Introduction: DIY Self-sorting Bank
Don’t you also come frequently come against this annoying event of everyday life. Having to search all over the place for those 25 cents and mistakenly taking for the 100th time a 5 cent coin? Well you are not the only one. This project tries to solve this problem by creating a self sorting coin bank. With this project no need to waste 10 minutes finding the change for the bus ticket you can easily find exactly the amount you want. Each coin having its own place. To do so we created a box with a slope for the coins to slide on. In this slope are holes of different radius, placed from smaller to bigger. Each coin having its own dimension the small ones will fall in the first holes while the big one, too big for the holes will continue sliding on the slope until they fall in the right dimensioned hole. It is really simple to use, you put your coin in a small funnel placed at the beginning of the slope and the coin will slide along the slope until it falls in the hole corresponding to its dimensions. When they fall in the hole a little LED will light up, it unable to see which holes have coins if their are no coins no light will light up. Also, all of the material of this project is easy to find, ecofriendly and simple. No need to stress when everything is DIY.
Step 1: What You Will Need...
- Knife blade (exacto)
- Hot-glue gun
- Monkey wrench
- Metal rings
- 3V lithium batteries (5)
- LEDs (5) (here red)
- Plastic water bottle
- Sticky tape
- Sharpie (black)
- 0.2mm radius bamboo sticks (length depends on bank dimensions)
- Rubber bands (2)
Step 2: Our Inspiration
In this document, you can see a picture of our inspiration of the design: pretty simple, classic and cute.
Step 3: The Bank and Its Creation
Step 1: Preparation of the material
- The proportion of the bank are decided, cut the pieces of cardboard. According to the 3D model the pieces of cardboard the dimensions depend on the decision here 10cm wide by 15 cm (top part to 8cm bottom part and 30cm length.
- Secondly, prepare the metal rings, with a monkey wrench tight them to the dimensions of the coin each value of coin needs an adjusted ring (Here 5, 10, 25 cents and 1 and 2$). Glue one of the two branch of each LED to a lithium 3V battery, caution to test first that the right branch is placed on the right side of the battery.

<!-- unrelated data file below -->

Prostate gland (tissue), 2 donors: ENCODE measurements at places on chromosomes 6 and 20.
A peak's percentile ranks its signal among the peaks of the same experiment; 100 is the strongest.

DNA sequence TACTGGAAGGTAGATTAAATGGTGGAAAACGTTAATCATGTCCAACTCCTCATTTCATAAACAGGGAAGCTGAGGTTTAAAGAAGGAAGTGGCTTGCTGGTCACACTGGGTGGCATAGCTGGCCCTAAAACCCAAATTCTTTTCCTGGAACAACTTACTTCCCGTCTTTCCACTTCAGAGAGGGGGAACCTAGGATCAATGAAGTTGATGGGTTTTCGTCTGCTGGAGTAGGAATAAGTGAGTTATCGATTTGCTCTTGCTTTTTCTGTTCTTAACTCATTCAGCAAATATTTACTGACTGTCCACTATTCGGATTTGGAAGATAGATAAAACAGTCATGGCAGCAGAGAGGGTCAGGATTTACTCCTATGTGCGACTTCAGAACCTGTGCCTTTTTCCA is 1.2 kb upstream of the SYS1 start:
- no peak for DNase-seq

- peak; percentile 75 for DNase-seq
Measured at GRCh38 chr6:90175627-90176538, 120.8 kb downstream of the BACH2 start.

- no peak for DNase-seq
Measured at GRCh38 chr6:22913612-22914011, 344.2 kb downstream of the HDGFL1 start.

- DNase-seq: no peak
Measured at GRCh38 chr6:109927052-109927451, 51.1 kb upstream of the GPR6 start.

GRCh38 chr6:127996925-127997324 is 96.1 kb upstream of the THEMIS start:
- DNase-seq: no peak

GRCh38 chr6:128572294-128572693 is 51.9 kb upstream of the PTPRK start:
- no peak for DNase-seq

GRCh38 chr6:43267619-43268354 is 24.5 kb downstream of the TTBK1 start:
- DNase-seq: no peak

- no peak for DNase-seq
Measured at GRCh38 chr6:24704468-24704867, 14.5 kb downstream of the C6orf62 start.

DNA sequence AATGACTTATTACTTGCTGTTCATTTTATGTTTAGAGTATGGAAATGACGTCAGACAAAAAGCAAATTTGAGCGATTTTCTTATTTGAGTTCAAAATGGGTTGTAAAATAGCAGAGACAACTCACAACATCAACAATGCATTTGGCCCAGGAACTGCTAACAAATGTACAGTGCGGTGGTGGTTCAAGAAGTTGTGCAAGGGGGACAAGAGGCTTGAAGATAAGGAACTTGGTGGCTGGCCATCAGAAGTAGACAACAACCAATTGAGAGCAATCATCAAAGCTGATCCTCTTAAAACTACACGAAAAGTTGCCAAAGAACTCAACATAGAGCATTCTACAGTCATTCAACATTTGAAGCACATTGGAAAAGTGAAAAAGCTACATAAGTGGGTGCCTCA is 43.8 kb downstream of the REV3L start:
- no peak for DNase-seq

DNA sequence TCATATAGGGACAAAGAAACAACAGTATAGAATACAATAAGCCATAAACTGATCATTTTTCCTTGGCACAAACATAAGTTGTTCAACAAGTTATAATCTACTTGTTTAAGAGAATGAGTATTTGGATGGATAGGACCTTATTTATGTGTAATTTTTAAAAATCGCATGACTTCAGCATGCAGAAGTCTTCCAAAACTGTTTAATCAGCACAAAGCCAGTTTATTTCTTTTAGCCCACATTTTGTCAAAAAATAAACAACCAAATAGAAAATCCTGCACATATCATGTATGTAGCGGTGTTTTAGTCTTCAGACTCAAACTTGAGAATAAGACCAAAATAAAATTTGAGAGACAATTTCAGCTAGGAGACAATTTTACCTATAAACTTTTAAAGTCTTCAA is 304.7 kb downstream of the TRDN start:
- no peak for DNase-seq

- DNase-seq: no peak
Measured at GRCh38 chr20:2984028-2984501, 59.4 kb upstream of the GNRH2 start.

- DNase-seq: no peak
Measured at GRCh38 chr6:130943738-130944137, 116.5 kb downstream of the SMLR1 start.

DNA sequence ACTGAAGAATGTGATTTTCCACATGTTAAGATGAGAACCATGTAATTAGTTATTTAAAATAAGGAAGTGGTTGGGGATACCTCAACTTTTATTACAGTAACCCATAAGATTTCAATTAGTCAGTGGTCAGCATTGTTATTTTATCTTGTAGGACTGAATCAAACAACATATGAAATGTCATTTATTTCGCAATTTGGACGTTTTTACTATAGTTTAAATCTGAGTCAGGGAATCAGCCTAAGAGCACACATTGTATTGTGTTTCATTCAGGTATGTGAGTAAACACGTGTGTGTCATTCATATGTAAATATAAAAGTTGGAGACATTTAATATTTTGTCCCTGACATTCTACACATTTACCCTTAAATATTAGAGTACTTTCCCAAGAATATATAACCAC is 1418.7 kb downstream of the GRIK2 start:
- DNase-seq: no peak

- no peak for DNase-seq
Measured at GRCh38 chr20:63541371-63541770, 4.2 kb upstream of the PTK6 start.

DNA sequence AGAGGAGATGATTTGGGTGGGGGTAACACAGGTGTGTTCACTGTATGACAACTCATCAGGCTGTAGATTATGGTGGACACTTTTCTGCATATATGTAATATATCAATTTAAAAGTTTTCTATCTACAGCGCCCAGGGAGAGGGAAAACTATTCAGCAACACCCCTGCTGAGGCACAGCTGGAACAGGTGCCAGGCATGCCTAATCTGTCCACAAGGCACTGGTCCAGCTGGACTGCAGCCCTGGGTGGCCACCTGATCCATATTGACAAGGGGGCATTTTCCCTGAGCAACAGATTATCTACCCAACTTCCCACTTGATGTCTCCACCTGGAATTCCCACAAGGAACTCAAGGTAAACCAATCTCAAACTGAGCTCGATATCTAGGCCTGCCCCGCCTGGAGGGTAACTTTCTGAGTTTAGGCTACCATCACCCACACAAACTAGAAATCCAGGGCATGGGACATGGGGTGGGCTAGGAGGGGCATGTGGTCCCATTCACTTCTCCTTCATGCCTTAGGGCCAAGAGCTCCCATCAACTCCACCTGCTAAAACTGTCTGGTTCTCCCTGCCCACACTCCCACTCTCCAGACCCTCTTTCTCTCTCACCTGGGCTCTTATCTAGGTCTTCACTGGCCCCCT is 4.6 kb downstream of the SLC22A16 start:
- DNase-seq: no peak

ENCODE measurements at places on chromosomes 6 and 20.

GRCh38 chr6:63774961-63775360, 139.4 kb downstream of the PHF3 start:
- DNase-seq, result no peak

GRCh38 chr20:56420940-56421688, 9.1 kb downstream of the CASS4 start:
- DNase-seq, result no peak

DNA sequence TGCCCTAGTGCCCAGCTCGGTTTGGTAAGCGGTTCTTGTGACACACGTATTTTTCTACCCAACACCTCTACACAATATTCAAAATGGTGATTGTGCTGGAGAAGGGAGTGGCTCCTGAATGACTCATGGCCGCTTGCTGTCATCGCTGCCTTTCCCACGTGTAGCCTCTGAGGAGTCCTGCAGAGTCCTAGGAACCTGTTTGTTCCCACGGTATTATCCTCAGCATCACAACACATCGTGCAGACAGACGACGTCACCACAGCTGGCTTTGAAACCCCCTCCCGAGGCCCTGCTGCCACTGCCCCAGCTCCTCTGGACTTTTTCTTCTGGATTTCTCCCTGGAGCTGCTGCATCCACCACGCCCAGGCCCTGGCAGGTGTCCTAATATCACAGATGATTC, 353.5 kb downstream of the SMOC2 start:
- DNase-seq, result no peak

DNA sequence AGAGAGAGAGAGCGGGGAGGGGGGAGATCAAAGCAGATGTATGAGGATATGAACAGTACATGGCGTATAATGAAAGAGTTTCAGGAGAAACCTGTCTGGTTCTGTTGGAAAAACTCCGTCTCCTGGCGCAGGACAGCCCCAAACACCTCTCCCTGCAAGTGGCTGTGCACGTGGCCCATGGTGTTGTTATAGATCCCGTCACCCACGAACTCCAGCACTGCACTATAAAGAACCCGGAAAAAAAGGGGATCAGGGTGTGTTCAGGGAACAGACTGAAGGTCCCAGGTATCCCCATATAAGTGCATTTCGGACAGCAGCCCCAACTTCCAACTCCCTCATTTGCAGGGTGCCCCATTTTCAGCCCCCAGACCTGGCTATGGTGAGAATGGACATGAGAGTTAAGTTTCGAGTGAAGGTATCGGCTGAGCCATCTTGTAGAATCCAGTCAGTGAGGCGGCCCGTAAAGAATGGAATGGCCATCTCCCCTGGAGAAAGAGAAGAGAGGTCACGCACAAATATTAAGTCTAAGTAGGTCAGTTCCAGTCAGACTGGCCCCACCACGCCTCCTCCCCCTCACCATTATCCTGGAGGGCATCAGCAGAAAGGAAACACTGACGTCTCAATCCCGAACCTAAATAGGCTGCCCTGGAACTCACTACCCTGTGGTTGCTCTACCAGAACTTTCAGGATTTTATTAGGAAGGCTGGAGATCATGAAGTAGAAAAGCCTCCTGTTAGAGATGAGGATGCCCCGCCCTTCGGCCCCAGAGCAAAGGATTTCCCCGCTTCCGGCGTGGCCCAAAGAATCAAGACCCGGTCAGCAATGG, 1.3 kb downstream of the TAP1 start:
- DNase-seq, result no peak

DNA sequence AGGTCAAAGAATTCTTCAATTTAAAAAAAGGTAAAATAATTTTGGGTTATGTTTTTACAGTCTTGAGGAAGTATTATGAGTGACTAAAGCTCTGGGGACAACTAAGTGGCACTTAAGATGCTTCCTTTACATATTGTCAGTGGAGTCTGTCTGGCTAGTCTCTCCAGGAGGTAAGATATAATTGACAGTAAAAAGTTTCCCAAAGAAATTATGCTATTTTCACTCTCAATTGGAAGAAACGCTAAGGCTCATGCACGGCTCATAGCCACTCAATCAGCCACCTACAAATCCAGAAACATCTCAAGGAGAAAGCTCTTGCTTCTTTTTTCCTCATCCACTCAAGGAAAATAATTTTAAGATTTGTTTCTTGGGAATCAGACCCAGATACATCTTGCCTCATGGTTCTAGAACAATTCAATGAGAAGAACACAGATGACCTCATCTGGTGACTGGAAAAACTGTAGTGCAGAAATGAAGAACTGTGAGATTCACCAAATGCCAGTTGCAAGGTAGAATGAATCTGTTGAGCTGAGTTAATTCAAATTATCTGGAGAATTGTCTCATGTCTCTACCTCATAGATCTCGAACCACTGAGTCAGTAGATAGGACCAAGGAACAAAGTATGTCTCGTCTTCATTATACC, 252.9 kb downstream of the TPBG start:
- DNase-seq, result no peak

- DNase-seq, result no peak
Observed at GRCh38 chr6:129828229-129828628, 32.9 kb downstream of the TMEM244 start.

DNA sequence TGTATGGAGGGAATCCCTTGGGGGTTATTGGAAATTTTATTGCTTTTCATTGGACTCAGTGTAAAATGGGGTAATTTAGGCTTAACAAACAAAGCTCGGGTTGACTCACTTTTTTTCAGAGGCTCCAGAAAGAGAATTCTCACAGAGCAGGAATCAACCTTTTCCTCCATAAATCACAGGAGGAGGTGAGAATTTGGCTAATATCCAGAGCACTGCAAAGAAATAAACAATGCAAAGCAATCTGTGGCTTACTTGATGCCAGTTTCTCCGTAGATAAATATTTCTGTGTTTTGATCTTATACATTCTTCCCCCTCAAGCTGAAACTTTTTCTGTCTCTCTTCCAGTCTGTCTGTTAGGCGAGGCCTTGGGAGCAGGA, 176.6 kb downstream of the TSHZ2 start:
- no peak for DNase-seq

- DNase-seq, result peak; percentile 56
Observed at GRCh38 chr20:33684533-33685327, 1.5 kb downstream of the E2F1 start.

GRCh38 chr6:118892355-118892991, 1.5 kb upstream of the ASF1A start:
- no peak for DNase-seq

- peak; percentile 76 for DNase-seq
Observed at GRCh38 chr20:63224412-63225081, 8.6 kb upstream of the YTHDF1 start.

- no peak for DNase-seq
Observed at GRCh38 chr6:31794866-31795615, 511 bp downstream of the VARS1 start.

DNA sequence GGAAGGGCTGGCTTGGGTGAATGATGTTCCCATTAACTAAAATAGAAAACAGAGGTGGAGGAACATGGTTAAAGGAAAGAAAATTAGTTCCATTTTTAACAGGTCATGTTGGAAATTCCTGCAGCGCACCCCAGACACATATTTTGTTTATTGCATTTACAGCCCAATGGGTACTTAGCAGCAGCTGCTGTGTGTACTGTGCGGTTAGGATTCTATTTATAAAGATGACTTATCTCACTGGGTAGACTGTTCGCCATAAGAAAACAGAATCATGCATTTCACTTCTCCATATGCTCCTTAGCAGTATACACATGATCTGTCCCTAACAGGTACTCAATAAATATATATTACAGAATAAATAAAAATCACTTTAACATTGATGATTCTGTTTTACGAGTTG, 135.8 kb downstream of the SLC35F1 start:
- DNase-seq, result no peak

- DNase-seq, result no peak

- Finally, cut the plastic bottle bottom and upper parts, and secure the edges with sticky tape. Pock holes on both sides of the bottom part of bottle. The hole must be wide enough for the bamboo stick to fit in.
*In the files (up), you can see our work as a 3D design innovation. You can also see what you should do with your monkey wrench.
Step 4: The Bank and Its Creation
Step 2: Assembling the pieces
- Following the 3D model, Assemble the different piece of cardboard. For this, first, with the help of a hot-glue gun glue the pieces together except the top part with the holes. Then Glue the metal ring to the holes, ensure that they are well fitted and glued. Caution, don’t let hot glue fill the metal ring because it will change the width of your hole and the coins won’t get in.
- Once the metal ring are glue to the cardboard piece, glue this piece to the rest of the structure. Finalise by securing the joints with sticky tape. Cover the defaults do to the embedment of the metal rings with duck tape. Glue the batteries and LEDs beneath each hole, the glued branch of the LED should be glued to the cardboard (the video is in the top section).
- Finally glue the bamboo sticks and the lower part of the bottle. The upper part will serve of funnel and the sticks of ramp to prevent the coins from falling off.
Step 5: The Bank and Its Creation
Step 3: Finalisation
On a white paper right the value of each coin and stick it under the right hole. Using another piece of paper, cut a piece of paper with the same dimensions you used for the top part of the bank (the one with holes) stick it, it will diminish the coefficient of friction of the tape and enable the coin to slide down the slope. Glue two piece of rubber band to the end of the slope they will be used to maintain the bottom part of the bottle in case an error occur while the coin slides down the slope.
Step 6: Conclusion
During this problems a few problems were encountered some with which we dealt easily others less.
- First when constructing the bank embedding the metal ring to the cardboard was more complicated than predicted as the pieces weren't perfectly round, so we had to cut multiples time for it to fit. But consequently, sometimes we cut too much of it and there were holes that we had to conceal with sticky tape. There isn’t really a trick for this problem just patience and not be discouraged.
- Another problem we faced, was that when the project was “finished” the tape that we had put to deal with the first problem increased the coefficient of friction of the cardboard and prevented the coins from being able to slide down the slope. To solve this problem we had to increase the slope and be able to change the surface material of the slope. To do so we cut out a piece of paper and the holes in the right dimension and glued it with hot glue. As paper coefficient of friction is smaller it unable the coins not to “stick” to the surface and slide down.
- Finally we added a little cardboard piece beneath the bank so that the slope would increase. A lot could be improved as in any project, for example we could improve the disposition of cardboard walls separating the coins as small holes make that sometimes the coins get lost between the spaces. Secondly, we could improve the holes some of them were less well made and the 10 cent hole is too close from the funnel which prevent the coins (sometimes) to fall in the hole.